Gregory John Macainsh (born 30 December 1950) is an Australian former musician and songwriter. He provided bass guitar and backing vocals for pop rockers, Skyhooks from 1973 to 1980 and subsequently for various reformations. According to Australian musicologist, Ian McFarlane, "Macainsh's biting, provocative songs were the perfect expression of adolescent obsessions and frustrations. With those songs, the band made an enormous impact on Australian social life." Macainsh became an intellectual property lawyer.
|Birth name||Gregory John Macainsh|
|Born||30 December 1950|
Gregory John Macainsh was born on 30 December 1950 and grew up in Warrandyte. His father was a some-time poet and his mother was a librarian. He attended Norwood High School, Ringwood and recalled attending a Scouting jamboree when he heard the Beatles on the radio. "It was wild stuff, amazing. I lost interest in the Scouts and concentrated on music. The little tranny had just hit. I listened to a valve radio at home and then to a crystal radio set I made for my bedroom. 3UZ was the station and Stan Rofe was the man."
In 1966 with Macainsh on bass guitar and school mate, Imants "Freddie" Strauks on lead vocals, he formed a group, Spare Parts. It was followed by Sound Pump two years later; Macainsh then formed Reuben Tice in Eltham, with Tony Williams on vocals. One of their songs, written by Macainsh, was "I Went Down to Eltham to Get Me a Job in a Band". By 1970 Macainsh was back with Strauks, who was now on drums, first in Claptrap and by 1971 in Frame, which had Graeme "Shirley" Strachan as lead vocalist. The line-up also included Pat O'Brien and Cynthio Ooms on guitars. Australian rock music journalist, Ed Nimmervoll observed, "[Reuben Tice were] a local group that hardly ever ventured out of its alternate lifestyle Eltham area, [Frame were] a group that looked for gigs in inner suburban Melbourne."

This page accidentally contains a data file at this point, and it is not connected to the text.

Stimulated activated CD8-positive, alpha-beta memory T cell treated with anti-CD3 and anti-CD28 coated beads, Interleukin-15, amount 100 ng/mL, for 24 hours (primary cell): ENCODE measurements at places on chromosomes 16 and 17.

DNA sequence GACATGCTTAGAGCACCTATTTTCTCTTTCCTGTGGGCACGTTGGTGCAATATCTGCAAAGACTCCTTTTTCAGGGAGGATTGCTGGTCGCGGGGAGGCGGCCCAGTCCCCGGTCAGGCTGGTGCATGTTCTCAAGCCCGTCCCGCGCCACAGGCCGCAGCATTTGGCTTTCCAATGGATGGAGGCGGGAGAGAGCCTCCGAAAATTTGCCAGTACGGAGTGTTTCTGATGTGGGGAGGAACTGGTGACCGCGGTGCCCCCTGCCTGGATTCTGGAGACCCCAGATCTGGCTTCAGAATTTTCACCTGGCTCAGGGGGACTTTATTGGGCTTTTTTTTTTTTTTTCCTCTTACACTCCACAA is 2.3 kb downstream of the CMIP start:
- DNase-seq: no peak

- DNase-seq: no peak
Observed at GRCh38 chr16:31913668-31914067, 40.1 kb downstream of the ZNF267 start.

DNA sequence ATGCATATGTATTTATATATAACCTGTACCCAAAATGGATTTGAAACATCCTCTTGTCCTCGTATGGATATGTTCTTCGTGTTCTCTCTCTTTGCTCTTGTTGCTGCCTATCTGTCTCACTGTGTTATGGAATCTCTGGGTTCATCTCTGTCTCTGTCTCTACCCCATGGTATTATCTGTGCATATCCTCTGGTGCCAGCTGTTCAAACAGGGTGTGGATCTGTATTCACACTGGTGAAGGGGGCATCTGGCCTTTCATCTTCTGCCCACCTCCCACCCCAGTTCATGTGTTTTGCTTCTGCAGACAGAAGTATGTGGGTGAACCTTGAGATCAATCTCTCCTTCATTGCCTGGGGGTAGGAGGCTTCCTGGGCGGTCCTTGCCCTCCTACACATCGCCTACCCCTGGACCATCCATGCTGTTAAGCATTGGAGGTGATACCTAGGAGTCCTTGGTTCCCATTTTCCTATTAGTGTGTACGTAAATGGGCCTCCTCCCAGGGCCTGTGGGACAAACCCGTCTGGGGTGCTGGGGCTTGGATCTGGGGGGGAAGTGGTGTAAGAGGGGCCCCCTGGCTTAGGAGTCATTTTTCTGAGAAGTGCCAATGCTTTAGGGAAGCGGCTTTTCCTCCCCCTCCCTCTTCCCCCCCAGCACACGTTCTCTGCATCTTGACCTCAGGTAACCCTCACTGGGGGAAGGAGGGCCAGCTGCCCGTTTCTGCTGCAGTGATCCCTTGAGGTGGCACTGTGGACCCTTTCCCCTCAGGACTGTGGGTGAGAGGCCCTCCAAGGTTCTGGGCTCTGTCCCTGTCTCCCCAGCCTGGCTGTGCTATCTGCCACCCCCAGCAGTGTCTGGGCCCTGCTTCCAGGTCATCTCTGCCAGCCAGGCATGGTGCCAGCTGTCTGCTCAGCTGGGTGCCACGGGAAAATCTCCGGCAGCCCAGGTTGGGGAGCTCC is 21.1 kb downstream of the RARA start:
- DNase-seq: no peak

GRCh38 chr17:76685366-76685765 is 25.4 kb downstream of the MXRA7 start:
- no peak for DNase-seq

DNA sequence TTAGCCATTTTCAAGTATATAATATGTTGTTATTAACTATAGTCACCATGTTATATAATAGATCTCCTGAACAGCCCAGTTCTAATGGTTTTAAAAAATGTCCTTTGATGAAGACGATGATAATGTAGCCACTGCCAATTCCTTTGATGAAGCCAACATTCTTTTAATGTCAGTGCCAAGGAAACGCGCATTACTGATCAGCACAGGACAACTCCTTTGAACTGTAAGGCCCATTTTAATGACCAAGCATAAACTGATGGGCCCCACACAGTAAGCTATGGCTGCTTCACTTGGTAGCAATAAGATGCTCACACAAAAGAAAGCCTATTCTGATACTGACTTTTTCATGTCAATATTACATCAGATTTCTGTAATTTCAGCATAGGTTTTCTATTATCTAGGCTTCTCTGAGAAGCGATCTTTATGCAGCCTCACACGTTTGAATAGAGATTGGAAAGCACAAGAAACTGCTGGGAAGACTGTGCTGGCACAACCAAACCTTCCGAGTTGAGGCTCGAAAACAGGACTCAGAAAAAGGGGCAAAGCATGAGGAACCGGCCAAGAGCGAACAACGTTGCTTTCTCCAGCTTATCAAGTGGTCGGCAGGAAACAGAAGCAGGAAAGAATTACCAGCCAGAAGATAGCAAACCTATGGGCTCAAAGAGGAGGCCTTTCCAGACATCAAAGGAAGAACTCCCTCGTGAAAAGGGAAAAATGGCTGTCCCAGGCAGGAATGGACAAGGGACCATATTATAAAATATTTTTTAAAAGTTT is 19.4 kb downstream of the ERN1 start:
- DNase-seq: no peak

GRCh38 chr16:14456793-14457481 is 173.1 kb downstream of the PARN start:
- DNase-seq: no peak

In March 1973 Macainsh on bass guitar, backing vocals and as main songwriter, and Strauks on drums and backing vocals, formed Skyhooks in Melbourne as a glam rock, pop rock group. Other founders were Steve Hill on vocals (ex-Lillee), Peter Inglis on guitar (ex-the Captain Matchbox Whoopee Band), and Peter Starkie on guitar and backing vocals (ex-Lipp & the Double Dekker Brothers). By August Bob "Bongo" Starkie (ex-Mary Jane Union) on guitar replaced his older brother, Peter Starkie, and Inglis was replaced by Red Symons (ex-Scumbag) on guitar, vocals and keyboards. Ross Wilson (ex-Daddy Cool) caught one of their early gigs and signed Macainsh to a publishing deal. Late in that year they were signed to Michael Gudinski's booking agency, Australian Entertainment Exchange, and eventually to his label, Mushroom Records. The group recorded two live tracks, "Hey What's the Matter" (written by Macainsh) and "Love on the Radio" (co-written by Macainsh and Hill), during their performance at the Sunbury Pop Festival in January 1974. These tracks appeared on Mushroom Record's various artists' live album, Highlights of Sunbury '74 (1974).